- the class of persons to whom the promoters are willing to sell or supply tickets
- that the ticket is not transferable
- the price of the ticket.
Small society lotteries, registered with their local authority, are also required to display specific information on lottery tickets:
Schedule 11, part 4, paragraph 36 Gambling Act 2005
Each ticket must be a document and must state:
- the promoting society
- the price of the ticket
- name and an address of a member of the society who has responsibility for the promotion of the lottery, or the external lottery manager
- the date of the draw or information which enables the date of the draw to be determined (eg every Friday).
Some societies buy or rent vending machines to dispense their lottery tickets. Such machines are often supplied by licensed gaming machine suppliers but the operation and/or design of the machine must not constitute a gaming machine.
Advice on the distinction between lottery ticket vending machines and gaming machines is available in: Comparing lottery ticket dispensers and category B3A gaming machines, a quick guide for licensing officers.
Those who supply manufacture and/or site lottery ticket vending machines are not required to hold an operating or premises licence or any other permission. Where a lottery ticket vending machine is used it is the responsibility of the promoter of the lottery to ensure that it is operated lawfully.
Schedule 11, part 3 Gambling Act 2005
A customer lottery or raffle cannot make a profit so is not suitable for fundraising. All of the money collected through ticket sales must be used to pay for the prizes and any expenses incurred organising the lottery.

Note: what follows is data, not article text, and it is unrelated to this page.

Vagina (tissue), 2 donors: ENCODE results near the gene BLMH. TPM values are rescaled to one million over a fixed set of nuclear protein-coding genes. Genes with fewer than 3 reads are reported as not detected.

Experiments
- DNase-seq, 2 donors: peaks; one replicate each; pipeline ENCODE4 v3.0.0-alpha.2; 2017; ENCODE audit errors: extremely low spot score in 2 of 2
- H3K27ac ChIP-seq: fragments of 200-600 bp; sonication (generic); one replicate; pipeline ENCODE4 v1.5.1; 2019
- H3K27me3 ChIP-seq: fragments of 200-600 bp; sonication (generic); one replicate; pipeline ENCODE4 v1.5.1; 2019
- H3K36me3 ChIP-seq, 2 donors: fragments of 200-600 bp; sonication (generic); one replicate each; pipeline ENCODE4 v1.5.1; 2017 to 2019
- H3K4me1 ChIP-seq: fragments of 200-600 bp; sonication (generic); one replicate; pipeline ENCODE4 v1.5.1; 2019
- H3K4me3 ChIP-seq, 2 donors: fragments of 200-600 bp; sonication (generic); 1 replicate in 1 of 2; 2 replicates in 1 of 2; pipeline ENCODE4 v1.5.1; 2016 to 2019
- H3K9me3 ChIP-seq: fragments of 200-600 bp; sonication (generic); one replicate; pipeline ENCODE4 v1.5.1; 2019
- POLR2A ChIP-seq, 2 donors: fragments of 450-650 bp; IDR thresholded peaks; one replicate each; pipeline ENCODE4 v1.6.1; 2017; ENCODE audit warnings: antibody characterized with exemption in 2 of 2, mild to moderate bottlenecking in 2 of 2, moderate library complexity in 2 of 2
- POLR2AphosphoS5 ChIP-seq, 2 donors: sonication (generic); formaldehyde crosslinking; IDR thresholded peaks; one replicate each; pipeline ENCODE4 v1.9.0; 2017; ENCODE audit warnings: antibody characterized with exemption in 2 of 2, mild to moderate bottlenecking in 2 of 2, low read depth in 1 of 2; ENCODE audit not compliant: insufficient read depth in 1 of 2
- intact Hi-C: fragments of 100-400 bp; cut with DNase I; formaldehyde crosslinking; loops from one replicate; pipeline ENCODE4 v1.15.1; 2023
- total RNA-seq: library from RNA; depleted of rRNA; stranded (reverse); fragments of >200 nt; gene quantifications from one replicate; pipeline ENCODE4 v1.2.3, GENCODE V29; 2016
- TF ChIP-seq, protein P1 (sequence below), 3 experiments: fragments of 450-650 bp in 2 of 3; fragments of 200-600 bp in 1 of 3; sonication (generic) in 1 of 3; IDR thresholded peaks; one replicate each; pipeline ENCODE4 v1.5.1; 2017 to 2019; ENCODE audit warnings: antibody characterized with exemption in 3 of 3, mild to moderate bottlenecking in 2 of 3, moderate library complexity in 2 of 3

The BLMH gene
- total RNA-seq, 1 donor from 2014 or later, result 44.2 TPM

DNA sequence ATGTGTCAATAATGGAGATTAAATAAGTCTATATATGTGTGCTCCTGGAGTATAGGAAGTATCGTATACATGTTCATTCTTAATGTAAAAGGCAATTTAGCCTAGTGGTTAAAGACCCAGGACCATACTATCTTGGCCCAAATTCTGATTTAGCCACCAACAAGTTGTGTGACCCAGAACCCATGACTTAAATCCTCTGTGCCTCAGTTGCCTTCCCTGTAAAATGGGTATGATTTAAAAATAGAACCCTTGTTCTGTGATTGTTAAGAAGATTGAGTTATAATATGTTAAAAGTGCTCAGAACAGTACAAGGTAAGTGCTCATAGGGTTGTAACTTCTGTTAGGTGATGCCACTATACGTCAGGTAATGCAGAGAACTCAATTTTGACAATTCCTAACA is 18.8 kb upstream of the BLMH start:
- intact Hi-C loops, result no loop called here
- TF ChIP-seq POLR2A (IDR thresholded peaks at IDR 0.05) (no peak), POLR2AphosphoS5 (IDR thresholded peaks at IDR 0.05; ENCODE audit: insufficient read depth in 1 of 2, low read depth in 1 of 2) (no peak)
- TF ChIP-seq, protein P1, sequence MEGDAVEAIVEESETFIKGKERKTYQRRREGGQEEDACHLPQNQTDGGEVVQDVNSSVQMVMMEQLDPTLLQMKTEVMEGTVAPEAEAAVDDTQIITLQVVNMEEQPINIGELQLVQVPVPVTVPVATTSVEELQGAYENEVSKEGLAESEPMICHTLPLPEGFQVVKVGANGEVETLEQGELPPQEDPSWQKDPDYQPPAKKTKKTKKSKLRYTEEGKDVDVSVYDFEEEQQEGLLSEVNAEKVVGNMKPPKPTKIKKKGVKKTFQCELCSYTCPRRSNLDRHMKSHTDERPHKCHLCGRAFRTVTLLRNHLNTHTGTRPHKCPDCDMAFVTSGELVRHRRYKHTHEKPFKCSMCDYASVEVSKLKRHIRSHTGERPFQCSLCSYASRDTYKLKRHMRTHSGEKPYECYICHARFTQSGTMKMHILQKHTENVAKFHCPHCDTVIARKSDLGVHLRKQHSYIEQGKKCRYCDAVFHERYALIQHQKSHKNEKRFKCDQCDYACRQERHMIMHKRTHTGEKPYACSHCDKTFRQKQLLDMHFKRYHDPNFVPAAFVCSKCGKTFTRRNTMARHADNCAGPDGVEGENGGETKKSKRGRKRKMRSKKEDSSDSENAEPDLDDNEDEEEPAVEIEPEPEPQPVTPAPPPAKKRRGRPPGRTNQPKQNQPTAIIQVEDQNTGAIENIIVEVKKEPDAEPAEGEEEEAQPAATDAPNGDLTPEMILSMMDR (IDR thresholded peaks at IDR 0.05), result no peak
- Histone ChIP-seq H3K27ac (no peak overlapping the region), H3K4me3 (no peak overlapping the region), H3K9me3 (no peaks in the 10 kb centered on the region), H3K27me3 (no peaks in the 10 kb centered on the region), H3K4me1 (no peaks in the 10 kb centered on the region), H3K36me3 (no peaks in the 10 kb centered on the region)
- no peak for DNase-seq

A customer lottery can only be run by a business for its customers at the time they are on the business premises.
Tickets must not be sold to children under 16 years of age.
No prize can be more than £50 in value.
No rollover of prizes from one lottery to another is permitted.
Only one lottery draw is permitted in each period of seven days.
Tickets must show the name and address of the organiser, the ticket price, any restrictions as to who may or may not buy a ticket, and state that the rights created by the ticket are non-transferable.
If the business is subject to a gambling premises licence customer lotteries are prohibited.
The position is different in Scotland where customer lotteries can be promoted on licensed gambling premises, without an operating licence from the Gambling Commission.
Private society lotteries cannot have rollovers
Private society lotteries are not allowed to have a rollover of unallocated prizes
Schedule 11, part 2, paragraph 19 Gambling Act 2005
This category of lotteries includes private society, work and residents lotteries.
Retention periods for small society lottery records
Under the Act small society lottery returns should be retained for 18 months and be made available for inspection by a member of the public.
Schedule 11, paragraph 55 Gambling Act 2005
However we request you retain returns for three years in the event that we may need to inspect them. Our interest, although unlikely, would be a regulatory one, hence the longer time period.
Guidance to licensing authorities, paragraph 34.53